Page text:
For the first time in seven years, the Deke Slayton Airfest is back in La Crosse.
Two pilots — Lieutenants Katlin Forster and Julius Bratton — flew in on Blue Angel No. 7 on Friday to check out the area, before the airshow June 12-13.
Along with the Navy’s Blue Angels F/A-18 E/F Super Hornets headlining, this year’s pair of shows will also include (click each for respective websites):
- USAF F-16 Viper Demos
- Susan Dacy flying the Super Stearman “Big Red”
- Michael Vaknin flying the Extra 300
- Vanguard Squadron multi-plane demonstration
- Dave Scott flying the Pitts S1S
- Grant Nielsen flying the CAP 232
- Kyle Fowler’s Long EZ aerobatics
The Deke Slayton Airfest began in 1998 and went for 10 consecutive years, with the Blue Angels first coming in 2000 and the Thunderbirds only performance in 2007. After those 10 years, it’s been going on and off, with the last show held in 2014.
This year’s Airfest will be a bit different than the ones of the past.
A drive-in format takes the place of a traditional airshow. With 100 acres of airfield, the plan is to put as many as 35 cars on an acre, sort of “socially distanced.”
Tickets in advance will be $55 but not per person. Per car. And up to six people enter per car. That price jumps to $75 per car on June 10. Tickets are only good for one of the two days. They can be purchased at Airfest.com.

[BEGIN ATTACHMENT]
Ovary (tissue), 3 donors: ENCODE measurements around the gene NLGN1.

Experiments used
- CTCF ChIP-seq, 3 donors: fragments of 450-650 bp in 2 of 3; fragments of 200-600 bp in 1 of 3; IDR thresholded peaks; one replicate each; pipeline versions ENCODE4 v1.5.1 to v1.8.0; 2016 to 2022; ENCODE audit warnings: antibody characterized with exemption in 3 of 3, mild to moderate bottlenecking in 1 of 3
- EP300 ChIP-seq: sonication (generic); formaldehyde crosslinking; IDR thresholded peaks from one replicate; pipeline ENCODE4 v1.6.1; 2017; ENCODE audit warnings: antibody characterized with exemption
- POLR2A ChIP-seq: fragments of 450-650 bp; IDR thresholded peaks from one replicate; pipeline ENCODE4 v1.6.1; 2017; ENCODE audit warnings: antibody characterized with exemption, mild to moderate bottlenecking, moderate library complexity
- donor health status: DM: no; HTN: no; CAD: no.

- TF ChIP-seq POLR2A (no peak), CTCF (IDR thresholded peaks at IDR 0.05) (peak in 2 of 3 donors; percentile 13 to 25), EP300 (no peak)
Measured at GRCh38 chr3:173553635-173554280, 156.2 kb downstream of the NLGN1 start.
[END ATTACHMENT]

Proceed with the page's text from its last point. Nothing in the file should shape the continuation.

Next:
There won’t be any ‘static’ exhibits or planes on the ground to check out, thanks to COVID. It will be strictly an airshow.
Because of this format, organizers understand a lot of people are going to just sit outside their homes, look up and watch the show for free. They are encouraging the public to buy a ticket — even if it’s a group of 55 friends who all pitch in $1.
Everyone who works at the show is a volunteer. Tickets go to pay the performers and work on the next Airfest, which won’t be until 2024.
This year’s show will feature about eight performances. The show will last about four hours, getting started around noon. Guests should be able to arrive around 10 a.m.
Guests are encouraged to bring lawn chairs, umbrellas, drinks and snacks. There will be no grilling out, because they don’t really want to have to put out a fire at the airport. And pop-up canopy tents will also not be allowed.
Concessions at this point are up in the air but a “no” for right now. COVID protocols could change that, however, by June.